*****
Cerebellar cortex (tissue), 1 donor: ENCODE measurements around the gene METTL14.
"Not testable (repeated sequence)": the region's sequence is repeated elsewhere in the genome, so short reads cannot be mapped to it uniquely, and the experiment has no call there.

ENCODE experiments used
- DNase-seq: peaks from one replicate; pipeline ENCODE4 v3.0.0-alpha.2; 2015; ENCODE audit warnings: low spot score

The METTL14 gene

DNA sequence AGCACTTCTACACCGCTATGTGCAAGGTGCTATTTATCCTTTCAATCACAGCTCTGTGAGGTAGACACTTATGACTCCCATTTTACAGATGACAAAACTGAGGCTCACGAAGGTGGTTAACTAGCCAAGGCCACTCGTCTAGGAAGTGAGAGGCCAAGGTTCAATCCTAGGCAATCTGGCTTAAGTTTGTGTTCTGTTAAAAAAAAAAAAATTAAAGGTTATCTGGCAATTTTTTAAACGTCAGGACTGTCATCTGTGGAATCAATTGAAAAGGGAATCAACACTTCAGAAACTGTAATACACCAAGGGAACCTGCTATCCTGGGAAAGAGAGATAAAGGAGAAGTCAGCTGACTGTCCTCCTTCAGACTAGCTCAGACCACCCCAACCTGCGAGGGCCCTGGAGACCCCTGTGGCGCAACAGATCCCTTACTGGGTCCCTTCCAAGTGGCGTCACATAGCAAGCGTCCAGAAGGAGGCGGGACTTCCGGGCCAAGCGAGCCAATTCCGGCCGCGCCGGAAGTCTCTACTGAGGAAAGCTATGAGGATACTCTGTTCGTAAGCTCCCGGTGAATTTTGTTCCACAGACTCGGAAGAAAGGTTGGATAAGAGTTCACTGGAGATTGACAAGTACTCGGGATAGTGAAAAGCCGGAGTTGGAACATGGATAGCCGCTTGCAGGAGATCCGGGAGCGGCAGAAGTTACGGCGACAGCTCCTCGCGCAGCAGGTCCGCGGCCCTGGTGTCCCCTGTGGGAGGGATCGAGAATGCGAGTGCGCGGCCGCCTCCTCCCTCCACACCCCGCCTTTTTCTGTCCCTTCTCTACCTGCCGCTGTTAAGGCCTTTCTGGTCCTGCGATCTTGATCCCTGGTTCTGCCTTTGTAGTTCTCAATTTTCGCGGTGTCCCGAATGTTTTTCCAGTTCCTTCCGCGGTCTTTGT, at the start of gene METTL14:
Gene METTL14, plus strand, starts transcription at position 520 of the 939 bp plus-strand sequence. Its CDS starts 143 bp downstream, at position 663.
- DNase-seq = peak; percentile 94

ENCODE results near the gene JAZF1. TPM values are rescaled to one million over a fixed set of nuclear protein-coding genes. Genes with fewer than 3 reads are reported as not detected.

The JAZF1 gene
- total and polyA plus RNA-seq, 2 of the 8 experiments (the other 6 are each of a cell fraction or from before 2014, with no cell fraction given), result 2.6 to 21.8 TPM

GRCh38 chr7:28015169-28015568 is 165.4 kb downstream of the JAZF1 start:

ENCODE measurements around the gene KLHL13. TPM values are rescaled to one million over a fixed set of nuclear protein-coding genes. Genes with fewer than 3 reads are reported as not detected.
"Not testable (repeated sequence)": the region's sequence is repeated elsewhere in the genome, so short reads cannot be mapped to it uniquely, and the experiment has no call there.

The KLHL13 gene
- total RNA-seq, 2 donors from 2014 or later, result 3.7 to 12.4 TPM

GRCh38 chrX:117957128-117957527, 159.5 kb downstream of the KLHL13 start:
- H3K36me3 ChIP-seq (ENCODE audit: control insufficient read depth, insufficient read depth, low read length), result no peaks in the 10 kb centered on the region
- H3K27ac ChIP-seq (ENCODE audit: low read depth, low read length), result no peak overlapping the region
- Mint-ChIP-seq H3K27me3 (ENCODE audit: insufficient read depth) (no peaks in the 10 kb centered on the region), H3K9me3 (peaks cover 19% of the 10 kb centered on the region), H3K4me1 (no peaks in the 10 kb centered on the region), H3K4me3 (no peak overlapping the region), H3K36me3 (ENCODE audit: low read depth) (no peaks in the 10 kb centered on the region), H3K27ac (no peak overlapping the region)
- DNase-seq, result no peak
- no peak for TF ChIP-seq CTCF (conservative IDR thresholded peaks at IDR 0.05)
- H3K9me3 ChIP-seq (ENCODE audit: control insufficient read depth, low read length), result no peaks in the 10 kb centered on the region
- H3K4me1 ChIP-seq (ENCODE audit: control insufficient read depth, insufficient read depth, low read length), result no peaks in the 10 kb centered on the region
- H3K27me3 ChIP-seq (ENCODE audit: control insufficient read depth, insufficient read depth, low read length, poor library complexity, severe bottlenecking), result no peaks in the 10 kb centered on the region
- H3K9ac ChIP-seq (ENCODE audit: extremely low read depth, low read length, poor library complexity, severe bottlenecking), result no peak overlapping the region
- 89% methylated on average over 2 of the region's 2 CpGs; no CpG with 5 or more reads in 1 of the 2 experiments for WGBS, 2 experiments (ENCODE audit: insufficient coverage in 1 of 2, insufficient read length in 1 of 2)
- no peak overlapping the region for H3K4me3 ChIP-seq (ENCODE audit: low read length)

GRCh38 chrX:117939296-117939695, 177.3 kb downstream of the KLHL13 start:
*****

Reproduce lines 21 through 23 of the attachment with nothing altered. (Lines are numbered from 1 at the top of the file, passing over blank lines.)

- DNase-seq, result no peak
- no peak for TF ChIP-seq CTCF (conservative IDR thresholded peaks at IDR 0.05)
- H3K9me3 ChIP-seq (ENCODE audit: control insufficient read depth, low read length), result no peaks in the 10 kb centered on the region